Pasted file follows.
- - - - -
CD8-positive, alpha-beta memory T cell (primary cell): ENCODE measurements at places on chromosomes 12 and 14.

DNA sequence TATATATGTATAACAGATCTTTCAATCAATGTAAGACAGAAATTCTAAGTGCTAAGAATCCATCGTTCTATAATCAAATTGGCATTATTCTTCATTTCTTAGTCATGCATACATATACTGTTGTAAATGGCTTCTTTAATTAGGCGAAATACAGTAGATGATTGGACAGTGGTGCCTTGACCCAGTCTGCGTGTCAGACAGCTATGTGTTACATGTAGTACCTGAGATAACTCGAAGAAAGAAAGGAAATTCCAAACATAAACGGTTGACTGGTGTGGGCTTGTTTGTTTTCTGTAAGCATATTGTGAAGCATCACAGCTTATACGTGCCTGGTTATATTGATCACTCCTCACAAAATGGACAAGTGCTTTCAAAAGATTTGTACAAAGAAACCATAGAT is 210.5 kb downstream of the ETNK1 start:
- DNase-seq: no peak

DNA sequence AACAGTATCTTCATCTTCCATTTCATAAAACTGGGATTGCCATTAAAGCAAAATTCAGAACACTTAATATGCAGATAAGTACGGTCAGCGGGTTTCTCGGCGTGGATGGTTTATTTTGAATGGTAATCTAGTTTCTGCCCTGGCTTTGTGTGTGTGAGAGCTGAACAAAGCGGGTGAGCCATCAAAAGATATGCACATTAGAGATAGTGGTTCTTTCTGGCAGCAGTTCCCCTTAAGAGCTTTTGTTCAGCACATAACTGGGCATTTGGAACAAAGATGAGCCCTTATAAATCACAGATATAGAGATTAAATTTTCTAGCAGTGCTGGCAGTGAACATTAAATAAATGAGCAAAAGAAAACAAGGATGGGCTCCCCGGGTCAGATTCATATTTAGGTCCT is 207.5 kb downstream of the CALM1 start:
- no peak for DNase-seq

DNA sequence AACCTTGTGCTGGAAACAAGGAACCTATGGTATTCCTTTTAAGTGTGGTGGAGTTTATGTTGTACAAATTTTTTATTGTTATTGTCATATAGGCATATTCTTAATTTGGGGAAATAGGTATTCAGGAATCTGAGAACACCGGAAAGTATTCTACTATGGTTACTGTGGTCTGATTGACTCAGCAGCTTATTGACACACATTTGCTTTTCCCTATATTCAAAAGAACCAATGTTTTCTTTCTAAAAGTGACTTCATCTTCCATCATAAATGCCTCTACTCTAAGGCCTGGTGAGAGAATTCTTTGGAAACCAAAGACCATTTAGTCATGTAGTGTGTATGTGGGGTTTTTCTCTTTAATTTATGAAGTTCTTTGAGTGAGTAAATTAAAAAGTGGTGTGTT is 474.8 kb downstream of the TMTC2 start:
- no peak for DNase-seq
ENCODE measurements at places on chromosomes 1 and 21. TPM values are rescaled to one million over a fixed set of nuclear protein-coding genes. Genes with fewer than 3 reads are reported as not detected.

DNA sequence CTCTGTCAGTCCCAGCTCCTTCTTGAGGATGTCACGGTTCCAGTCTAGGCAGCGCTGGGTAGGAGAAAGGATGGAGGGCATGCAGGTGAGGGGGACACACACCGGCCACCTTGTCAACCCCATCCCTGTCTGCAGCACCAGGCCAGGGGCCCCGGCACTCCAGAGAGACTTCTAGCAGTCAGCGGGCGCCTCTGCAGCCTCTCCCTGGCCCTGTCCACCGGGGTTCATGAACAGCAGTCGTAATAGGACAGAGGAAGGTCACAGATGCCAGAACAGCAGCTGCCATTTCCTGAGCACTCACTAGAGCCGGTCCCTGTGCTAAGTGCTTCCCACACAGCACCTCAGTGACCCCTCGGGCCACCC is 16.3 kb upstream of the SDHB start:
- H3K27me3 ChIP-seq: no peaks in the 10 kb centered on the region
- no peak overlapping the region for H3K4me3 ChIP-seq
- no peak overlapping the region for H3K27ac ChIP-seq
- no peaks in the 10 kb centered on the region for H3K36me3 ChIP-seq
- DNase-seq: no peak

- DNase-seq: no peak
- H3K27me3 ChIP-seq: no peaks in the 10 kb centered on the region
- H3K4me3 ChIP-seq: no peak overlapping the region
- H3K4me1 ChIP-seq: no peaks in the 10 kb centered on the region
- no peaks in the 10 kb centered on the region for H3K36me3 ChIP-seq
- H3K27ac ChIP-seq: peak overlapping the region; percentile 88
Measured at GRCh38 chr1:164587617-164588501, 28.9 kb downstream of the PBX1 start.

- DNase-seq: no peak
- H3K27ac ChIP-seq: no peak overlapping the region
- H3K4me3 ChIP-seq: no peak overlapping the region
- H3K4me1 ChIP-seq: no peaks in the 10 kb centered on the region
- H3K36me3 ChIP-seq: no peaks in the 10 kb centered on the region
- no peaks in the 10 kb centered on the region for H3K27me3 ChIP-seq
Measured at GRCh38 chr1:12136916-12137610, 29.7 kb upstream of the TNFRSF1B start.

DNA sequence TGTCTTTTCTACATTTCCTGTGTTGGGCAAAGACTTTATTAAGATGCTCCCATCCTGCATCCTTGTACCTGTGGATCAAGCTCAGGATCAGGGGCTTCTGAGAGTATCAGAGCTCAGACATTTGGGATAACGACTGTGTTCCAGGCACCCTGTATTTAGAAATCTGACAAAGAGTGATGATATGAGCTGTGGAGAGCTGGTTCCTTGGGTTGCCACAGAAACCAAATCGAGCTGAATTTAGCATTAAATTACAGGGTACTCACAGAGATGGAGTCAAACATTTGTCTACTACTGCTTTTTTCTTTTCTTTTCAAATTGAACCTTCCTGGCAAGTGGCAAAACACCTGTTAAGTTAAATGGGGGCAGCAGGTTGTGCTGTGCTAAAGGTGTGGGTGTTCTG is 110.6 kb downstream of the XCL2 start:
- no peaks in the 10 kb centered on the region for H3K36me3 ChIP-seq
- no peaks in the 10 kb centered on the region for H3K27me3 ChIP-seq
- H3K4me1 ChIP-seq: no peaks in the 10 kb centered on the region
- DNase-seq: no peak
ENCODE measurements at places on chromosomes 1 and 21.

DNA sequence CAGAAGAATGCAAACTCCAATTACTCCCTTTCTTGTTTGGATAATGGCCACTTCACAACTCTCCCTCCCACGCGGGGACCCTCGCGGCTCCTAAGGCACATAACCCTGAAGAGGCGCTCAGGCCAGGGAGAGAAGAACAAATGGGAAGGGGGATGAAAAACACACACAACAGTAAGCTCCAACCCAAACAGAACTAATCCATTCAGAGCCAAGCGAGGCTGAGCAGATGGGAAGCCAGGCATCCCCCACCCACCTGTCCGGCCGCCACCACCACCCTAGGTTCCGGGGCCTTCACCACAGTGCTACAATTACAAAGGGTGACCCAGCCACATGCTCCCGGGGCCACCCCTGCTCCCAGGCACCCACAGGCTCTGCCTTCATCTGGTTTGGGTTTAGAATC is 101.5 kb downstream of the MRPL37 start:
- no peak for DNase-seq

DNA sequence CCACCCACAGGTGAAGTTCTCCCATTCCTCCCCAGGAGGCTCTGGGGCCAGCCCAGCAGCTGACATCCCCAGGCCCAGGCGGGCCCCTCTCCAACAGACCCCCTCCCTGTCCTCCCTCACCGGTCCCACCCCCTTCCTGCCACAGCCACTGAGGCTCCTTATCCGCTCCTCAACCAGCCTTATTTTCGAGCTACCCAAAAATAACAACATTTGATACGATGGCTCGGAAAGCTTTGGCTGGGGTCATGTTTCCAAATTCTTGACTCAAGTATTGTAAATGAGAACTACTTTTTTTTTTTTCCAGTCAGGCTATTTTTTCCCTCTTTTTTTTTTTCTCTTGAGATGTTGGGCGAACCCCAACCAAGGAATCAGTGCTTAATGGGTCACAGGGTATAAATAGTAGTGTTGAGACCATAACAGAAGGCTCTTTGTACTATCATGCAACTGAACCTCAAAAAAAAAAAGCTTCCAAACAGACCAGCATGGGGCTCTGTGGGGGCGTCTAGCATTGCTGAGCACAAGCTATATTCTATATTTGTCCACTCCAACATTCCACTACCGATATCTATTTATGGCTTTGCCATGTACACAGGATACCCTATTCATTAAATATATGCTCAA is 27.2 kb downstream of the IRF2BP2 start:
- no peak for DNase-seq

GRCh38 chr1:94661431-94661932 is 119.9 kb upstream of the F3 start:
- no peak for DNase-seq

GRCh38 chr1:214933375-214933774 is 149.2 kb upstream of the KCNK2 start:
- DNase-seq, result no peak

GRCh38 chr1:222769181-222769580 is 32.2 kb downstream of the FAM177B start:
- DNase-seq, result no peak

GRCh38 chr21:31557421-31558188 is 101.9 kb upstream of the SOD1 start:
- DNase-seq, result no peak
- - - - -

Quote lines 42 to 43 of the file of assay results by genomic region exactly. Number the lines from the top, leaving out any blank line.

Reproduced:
- DNase-seq, result no peak

GRCh38 chr1:222769181-222769580 is 32.2 kb downstream of the FAM177B start: